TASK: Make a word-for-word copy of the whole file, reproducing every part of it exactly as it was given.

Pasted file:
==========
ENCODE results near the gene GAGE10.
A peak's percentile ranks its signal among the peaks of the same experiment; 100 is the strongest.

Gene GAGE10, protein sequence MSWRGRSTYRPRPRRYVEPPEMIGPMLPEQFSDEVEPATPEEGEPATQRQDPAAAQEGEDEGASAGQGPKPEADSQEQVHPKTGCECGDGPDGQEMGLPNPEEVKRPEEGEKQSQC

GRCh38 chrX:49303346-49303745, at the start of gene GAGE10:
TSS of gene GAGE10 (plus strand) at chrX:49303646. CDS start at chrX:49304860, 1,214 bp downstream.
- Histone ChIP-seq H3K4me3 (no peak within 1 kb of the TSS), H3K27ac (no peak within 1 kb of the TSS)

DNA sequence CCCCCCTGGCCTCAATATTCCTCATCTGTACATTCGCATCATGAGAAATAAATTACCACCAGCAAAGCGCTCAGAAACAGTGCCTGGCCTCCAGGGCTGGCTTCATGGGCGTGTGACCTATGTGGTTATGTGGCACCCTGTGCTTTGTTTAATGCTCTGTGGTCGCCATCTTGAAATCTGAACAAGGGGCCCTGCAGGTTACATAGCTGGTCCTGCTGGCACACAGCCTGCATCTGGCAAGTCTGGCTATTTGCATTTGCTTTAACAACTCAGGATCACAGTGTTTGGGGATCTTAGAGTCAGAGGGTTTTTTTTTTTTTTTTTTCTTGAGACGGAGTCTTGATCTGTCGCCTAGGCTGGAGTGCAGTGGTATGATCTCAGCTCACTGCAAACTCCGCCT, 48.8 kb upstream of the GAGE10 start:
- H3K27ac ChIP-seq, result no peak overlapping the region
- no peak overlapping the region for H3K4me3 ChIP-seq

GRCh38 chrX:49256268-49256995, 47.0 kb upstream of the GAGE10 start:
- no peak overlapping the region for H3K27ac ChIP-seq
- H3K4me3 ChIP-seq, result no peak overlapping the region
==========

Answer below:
ENCODE results near the gene GAGE10.
A peak's percentile ranks its signal among the peaks of the same experiment; 100 is the strongest.

Gene GAGE10, protein sequence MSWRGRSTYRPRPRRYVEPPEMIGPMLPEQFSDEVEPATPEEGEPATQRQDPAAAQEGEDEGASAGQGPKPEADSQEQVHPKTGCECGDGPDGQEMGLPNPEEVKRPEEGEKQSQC

GRCh38 chrX:49303346-49303745, at the start of gene GAGE10:
TSS of gene GAGE10 (plus strand) at chrX:49303646. CDS start at chrX:49304860, 1,214 bp downstream.
- Histone ChIP-seq H3K4me3 (no peak within 1 kb of the TSS), H3K27ac (no peak within 1 kb of the TSS)

DNA sequence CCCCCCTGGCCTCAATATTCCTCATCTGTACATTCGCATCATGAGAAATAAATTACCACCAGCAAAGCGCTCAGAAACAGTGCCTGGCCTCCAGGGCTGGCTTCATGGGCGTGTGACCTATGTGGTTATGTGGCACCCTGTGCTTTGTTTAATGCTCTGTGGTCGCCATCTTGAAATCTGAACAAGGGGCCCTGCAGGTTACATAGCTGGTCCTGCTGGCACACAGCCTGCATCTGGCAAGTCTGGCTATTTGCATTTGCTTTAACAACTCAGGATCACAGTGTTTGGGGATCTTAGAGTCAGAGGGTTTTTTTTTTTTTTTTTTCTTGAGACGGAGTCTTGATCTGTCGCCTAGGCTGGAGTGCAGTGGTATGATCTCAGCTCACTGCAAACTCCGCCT, 48.8 kb upstream of the GAGE10 start:
- H3K27ac ChIP-seq, result no peak overlapping the region
- no peak overlapping the region for H3K4me3 ChIP-seq

GRCh38 chrX:49256268-49256995, 47.0 kb upstream of the GAGE10 start:
- no peak overlapping the region for H3K27ac ChIP-seq
- H3K4me3 ChIP-seq, result no peak overlapping the region